This section contains a brief description of the legal system of Mauritius.

Mauritius became independent from the United Kingdom on 12 March 1968. Mauritius was originally visited by the Portuguese in 1500s, then colonised by the Dutch, French and British.

Disturbances at the time of independence between Muslims and Creoles forced a declaration of a state of emergency, at which time UK troops from Singapore aided in restoring order. Sir Seewoosagur Ramgoolam, chief minister in the colonial government, became the first prime minister after independence.

Ramgoolam's Mauritius Labor Party (MLP) held power until June 1982 when an alliance of the Mauritian Militant Movement (MMM) and the Mauritian Socialist Party (PSM) captured all 60 directly elected seats on the island of Mauritius. The MMM-dominated coalition won another victory in August 1987 Legislative Assembly elections. MMM leader Aneerood Jugnauth became prime minister.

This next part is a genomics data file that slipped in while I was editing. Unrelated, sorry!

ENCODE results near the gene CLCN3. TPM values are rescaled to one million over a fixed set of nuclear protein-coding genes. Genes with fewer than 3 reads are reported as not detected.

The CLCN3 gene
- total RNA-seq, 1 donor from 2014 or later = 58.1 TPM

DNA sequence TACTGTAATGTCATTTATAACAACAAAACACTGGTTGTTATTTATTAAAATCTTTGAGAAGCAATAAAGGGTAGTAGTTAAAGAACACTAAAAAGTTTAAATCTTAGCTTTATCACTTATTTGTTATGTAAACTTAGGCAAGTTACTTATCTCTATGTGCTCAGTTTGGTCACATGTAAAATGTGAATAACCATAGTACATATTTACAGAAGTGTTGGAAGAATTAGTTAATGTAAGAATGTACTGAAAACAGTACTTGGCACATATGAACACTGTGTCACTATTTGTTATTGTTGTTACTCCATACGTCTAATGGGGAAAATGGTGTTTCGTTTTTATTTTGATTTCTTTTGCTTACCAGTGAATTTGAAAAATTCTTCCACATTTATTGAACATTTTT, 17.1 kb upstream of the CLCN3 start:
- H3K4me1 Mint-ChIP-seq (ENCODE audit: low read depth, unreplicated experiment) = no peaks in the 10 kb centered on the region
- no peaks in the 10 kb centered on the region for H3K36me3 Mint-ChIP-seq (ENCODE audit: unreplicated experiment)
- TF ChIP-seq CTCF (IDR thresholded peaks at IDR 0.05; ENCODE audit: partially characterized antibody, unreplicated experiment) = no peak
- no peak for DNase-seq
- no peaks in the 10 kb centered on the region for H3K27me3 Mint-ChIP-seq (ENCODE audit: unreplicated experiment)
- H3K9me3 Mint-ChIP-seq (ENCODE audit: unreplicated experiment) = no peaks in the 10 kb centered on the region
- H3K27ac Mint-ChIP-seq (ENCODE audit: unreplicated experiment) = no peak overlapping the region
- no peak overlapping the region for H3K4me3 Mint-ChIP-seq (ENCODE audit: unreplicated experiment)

Jugnauth's coalition won the September 1991 general elections and amended the constitution making Mauritius a republic within the Commonwealth. Jugnauth's coalition partner Paul Bérenger succeeded him as prime minister in 2003, who lost elections to the MLP within two years and was succeeded by Navin Ramgoolam, son of Seewoosagur Ramgoolam.

Mauritius has a civil legal system based on French civil law with some elements of English common law.

Mauritius has a constitution dating from 1968, amended in 1992.

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